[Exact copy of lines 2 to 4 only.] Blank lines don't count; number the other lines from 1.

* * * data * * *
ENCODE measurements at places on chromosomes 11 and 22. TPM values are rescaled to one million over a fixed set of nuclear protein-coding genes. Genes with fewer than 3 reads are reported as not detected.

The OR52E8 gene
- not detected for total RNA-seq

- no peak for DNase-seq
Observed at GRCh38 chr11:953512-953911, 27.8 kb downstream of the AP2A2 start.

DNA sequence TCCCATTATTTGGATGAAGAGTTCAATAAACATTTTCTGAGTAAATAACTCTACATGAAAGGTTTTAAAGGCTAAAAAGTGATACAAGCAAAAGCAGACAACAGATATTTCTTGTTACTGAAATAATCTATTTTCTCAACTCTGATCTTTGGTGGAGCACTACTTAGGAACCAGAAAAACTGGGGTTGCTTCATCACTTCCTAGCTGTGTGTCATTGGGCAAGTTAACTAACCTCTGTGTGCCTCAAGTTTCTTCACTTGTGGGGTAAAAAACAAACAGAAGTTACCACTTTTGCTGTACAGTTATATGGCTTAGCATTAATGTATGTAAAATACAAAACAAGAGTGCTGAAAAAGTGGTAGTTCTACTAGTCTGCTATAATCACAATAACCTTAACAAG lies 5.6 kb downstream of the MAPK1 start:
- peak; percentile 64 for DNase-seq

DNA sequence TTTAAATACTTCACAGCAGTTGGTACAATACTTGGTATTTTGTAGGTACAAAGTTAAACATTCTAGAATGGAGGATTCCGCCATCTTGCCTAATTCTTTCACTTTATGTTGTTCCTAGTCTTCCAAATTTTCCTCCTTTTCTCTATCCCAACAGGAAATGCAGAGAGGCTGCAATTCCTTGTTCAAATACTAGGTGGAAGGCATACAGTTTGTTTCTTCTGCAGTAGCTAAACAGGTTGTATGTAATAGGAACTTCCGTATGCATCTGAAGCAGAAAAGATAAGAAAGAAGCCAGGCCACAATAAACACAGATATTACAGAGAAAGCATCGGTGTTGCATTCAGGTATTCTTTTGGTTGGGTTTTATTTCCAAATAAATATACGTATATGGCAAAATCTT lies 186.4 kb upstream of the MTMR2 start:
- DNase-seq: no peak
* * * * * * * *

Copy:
The OR52E8 gene
- not detected for total RNA-seq

- no peak for DNase-seq